Regulation to protect whistleblowers
It could happen to you too as an employer. An employee who suddenly believes that it's his duty to bring alleged misconduct within your company out into the open. It happened to the European Commission in 1998, with EU official Paul van Buitenen in the starring role. The storm that ensued led to a code of conduct being introduced by the Dutch Labour Foundation (the consultative body involving both employers and employees, which advises the Dutch government). This code can have far-reaching consequences for the settlement of employment disputes.
What is whistleblowing? According to the Labour Foundation, whistleblowing is an employee making suspicions of illegal or immoral practices, which are taking place within the employer's field of responsibility and involve issues of significance to society in general, known to persons who may be able to take action regarding these activities.
In developing its declaration, the Labour Foundation has considered the importance of such a regulation for businesses. After all, the rogue actions of an employee can bring a business into serious discredit. Which often results in considerable damage to the business's public image, in many cases without justification. In addition, it places considerable strain on the employment relationship. Research showed that both employers and employees felt the need for a code of conduct.
Misconduct or misunderstanding?
A key concept in the Labour Foundation's code of conduct is that employers themselves should provide internal facilities, such as a confidential adviser, so that employees can report any suspicion of misconduct. The Foundation encourages a culture of transparency, diligence and integrity within companies. Employees and employer must be able to allow one another the freedom to voice criticism without ending up in a situation where all non-conformist behaviour is immediately suppressed. The Foundation believes that this type of company culture contributes to the prevention of misconduct, which often turns out be a misunderstanding anyway.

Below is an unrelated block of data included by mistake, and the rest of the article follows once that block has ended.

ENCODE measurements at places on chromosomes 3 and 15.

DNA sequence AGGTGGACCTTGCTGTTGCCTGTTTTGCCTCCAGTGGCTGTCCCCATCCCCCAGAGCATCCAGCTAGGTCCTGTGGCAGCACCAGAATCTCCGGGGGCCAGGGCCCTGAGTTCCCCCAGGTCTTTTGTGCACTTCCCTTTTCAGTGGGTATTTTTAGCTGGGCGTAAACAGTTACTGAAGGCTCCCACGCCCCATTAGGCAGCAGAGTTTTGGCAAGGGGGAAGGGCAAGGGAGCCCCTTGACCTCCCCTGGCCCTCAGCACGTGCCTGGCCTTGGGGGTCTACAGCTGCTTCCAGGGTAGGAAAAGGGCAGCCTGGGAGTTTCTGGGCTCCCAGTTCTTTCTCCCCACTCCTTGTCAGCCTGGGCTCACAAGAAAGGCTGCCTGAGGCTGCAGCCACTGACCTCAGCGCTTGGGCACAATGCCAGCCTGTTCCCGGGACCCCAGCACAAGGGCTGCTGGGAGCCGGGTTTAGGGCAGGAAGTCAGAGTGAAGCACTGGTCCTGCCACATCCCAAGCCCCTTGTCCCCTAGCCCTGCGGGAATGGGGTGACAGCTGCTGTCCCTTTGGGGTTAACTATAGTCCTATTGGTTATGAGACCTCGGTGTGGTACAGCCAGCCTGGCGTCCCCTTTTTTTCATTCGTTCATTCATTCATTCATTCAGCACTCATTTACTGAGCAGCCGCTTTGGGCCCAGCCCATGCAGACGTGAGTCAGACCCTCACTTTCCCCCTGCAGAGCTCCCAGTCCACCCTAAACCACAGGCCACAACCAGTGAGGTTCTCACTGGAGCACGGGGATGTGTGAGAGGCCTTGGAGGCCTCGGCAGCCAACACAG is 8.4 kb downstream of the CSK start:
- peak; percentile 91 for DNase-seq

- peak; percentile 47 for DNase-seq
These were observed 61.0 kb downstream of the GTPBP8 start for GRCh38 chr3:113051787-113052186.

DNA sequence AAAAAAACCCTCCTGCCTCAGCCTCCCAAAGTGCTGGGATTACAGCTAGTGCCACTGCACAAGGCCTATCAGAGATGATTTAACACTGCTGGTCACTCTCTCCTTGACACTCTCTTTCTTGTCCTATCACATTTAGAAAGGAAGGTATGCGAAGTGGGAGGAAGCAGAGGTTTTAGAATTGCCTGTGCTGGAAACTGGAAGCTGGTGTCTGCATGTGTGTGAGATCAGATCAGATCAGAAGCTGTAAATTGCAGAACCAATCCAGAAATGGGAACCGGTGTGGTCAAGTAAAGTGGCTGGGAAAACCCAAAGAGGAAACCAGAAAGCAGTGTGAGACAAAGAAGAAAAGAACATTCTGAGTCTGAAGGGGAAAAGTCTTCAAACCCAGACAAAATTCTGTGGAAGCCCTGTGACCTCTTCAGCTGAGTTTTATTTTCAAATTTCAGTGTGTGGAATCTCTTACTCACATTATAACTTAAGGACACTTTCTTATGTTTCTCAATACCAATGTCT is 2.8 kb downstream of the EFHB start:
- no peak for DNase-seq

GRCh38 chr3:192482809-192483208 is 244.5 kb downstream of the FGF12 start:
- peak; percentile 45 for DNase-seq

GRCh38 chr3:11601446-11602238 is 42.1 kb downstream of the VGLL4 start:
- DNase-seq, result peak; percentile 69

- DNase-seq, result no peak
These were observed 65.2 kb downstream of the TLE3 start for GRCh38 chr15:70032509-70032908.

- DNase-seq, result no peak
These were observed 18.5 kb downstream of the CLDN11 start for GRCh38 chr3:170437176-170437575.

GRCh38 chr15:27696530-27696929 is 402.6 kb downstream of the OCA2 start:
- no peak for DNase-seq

In the end, the Labour Foundation believes that employers have no option but to establish clear formal rules. Then employees will know exactly where to report matters and how the procedure works. The employee has a right to know what action will be taken in response to his report, how he will be informed about developments and what further steps will be taken.
Discuss internally first
Employees are only expected to report alleged misconduct within your company to outside persons if no action is taken (or can be taken) within the company with regard to their allegations. That situation could arise if you consider the allegations unfounded. But if you fail to notify the employee concerned of the results of your investigation, he is also entitled to make his suspicions of misconduct public without fear of retribution. Communication with one another is the key in this situation. Keep talking to one another until you see eye to eye.
The top Dutch businesses now all have internal company rules governing where employees should report alleged misconduct. Royal Dutch Shell has appointed a central confidential adviser. The Court of Audit has a confidential adviser for issues of integrity. At Philips you can even report complaints on a "hotline" 24 hours a day, 7 days a week. Other businesses have also drafted company codes on integrity.
The Labour Foundation also believes that there are exceptions to the rule that the employee should report alleged misconduct internally first. For example, an exception is where the employee fears that evidence relating to the suspected misconduct will be covered up or destroyed. A clear indication that reprisals will be taken constitutes grounds for an exception, as does any other serious threat of danger. After all, under Art. 160 of the Dutch Code of Criminal Procedure, the employee has an obligation to report the matter to the Ministry of Justice.
Avoid the media
An employee reporting misconduct to an outside person is expected to approach "the most suitable body". In so doing, he must give consideration to the importance for the company of keeping the damage to a minimum. According to the Labour Foundation, it is obvious that the external reporting of the matter should be made to the competent authorities in the first instance and not to the media. It will be difficult for the whistleblower to prove that it was necessary to go to the media in order to call attention to the misconduct.
The Labour Foundation believes that a whistleblower who acts conscientiously should be protected. An employee who follows the procedure set out by the Foundation is acting as a good employee. Should court proceedings result in spite of this, for example in order to terminate employment, the somewhat cryptic description states that the employee's correct actions shall not be permitted to result in any disadvantage to him. In other words, the consequences may be that the company concerned will owe the relevant employee a substantial golden handshake.
Although it is not stated in so many words, one can also conclude from this code of conduct that the employer who follows these rules of procedure correctly shall be considered to have acted as a good employer. If despite this an employee goes to the media with alleged misconduct (or misunderstandings), as an employer you will have a better chance of getting a court to take notice of your employee's reprehensible actions. After all, in contrast to the Don Quixote in your company, you will have acted as a good employer.